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More children aged four and under are becoming homeless

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The number of homeless children in Malta is on the rise, with an especially alarming increase in the number of minors aged four or under being referred to homeless shelters. 

A YMCA study released on Wednesday showed that last year, 40 children under the age of four were referred to one of the organisation’s homeless shelters – five more than in 2021.  

The study, ‘Homeless Human Evolution’ carried out a quantitative and retrospective analysis of homelessness in Malta over the past 10 years.

All the data in the report is based on the direct experiences of people who have lived at YMCA Malta shelters.

Researcher Julia Chetcuti said the increase in referrals of children aged four and under was “a clear indication that whole families are increasingly becoming at risk of homelessness.” 

In 2020, there were 32 referrals and 21 in 2019. In 2012, there were no referrals. 

517 homeless children in a decade

The YMCA study found that in the past 10 years, 517 children under the age of 18 were homeless.

Last year, 17 children between the age of five to nine years old were referred to a YMCA shelter, 12 between the age of 10 to 13, and another 13 between the ages of 14 to 17.

YMCA CEO Anthony Camilleri said this is a step away from the usual trend the shelter has seen in the past. 

“The fact we are dealing with young families who are now becoming homeless sheds light on the structural injustices they face. Such a discovery should lead us to strengthen further the Maltese family structures, rent issues, and the rising cost of living.”

According to NSO statistics, a fifth of the population was at risk of poverty or social exclusion in 2021.

‘Five months pregnant and sleeping in a car’

The report also includes a series of accounts from individuals who sought shelter and support at YMCA Malta. 

Mary, a 33-year-old woman, was five months pregnant when she was referred to YMCA by the Domestic Violence Unit. 

Prior to that, she had been sleeping in a car for two months due to physical and emotional abuse. 

Later, with the help of a social worker, Mary was referred to a second-stage shelter for victims of domestic abuse.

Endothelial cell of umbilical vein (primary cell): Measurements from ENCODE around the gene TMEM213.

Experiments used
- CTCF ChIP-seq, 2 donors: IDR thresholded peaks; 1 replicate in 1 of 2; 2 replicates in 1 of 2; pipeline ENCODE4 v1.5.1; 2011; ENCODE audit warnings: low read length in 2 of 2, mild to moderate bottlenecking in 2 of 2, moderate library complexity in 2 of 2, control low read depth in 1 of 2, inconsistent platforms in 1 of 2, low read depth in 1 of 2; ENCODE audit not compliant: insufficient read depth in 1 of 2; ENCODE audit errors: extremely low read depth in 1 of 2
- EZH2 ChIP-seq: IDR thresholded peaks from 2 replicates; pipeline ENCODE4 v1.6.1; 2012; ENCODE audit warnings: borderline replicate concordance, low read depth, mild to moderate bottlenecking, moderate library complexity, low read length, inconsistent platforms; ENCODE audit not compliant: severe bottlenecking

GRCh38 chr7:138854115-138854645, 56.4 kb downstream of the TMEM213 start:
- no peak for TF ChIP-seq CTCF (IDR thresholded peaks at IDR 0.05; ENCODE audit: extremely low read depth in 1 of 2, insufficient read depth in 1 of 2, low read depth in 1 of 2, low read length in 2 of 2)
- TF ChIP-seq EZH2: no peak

Another story involved Carmen, who was living a “fairytale marriage” with her two sons and daughter until her husband died.

“With three young children to take care of and no one to help and support her, Carmen found it hard to cope and come to terms with her husband’s sudden death,” the story read. 

Without any form of employment or income, Carmen ended up being homeless. 

After she sought help at YMCA, she was referred to Dar Niki Cassar (YMCA shelter) and was able to come to terms with her husband’s loss and rekindle her relationship with her own mother. 

“Today, Carmen is gainfully employed, lives independently, provides for her children and managed to find love once again.”

The YMCA definition of homelessness includes those people that are roofless without a roof over their head and living on the streets, people living in insecure and inadequate housing and people who are homeless and living in institutions. 

The concerning study statistics shed light on the trends and evolution of homelessness, with the aim to understand if the number of homeless people increased or decreased in recent years, and to understand the person behind the figure- their nationality, age groups, and the issues that led them to homelessness.

The most common homeless person in Malta is aged 25 to 34 (762 referrals in 10 years), followed by 18-24 (683 referrals) and 35 to 44-year-olds (593 referrals).

The study provides a look at homelessness in Malta in the past 10 years. Photo: Jonathan Borg

Financial issues top reason for homelessness

The study also delved into the reasons which lead individuals to homelessness.

Financial issues have played a predominant part in such decisions over the past decade, Chetcuti noted.  

But the researcher also warned that in the majority of cases, homeless individuals find themselves in such a situation for more than just one reason. 

Last year, the top three reasons leading to homelessness were financial issues, family issues and domestic violence and immigration. 

Camilleri confirmed that last year they saw an increase in domestic violence victims seeking shelter at YMCA. 

The most common reasons denoting homelessness between 2012-2022. Credit: YMCA MaltaThe most common reasons denoting homelessness between 2012-2022. Credit: YMCA Malta

In a Times of Malta article last year, it was revealed that survivors of domestic violence are struggling to become financially independent. 

The report highlights that poverty, unemployment, family conflict, and domestic violence are all reasons which lead people to homelessness.

It continues that some of these factors have worsened in recent years due to the pandemic-induced recessions, with the increase in property prices, cost of living and unemployment and also an increase in migration.

The way forward?

In its conclusions, the report highlights a number of suggestions to improve the situation.

The need for more emergency shelters, so to ensure people are not left roofless, and that people should not live in an emergency shelter for longer than necessary to transition to a more permanent solution.

Another point is that evictions should not be allowed. Chetcuti mentioned how there were referrals who are working migrants but were evicted from their accommodation. 

“If a person is to be evicted, a suitable alternative solution to accommodation is to be identified,” the report concludes.

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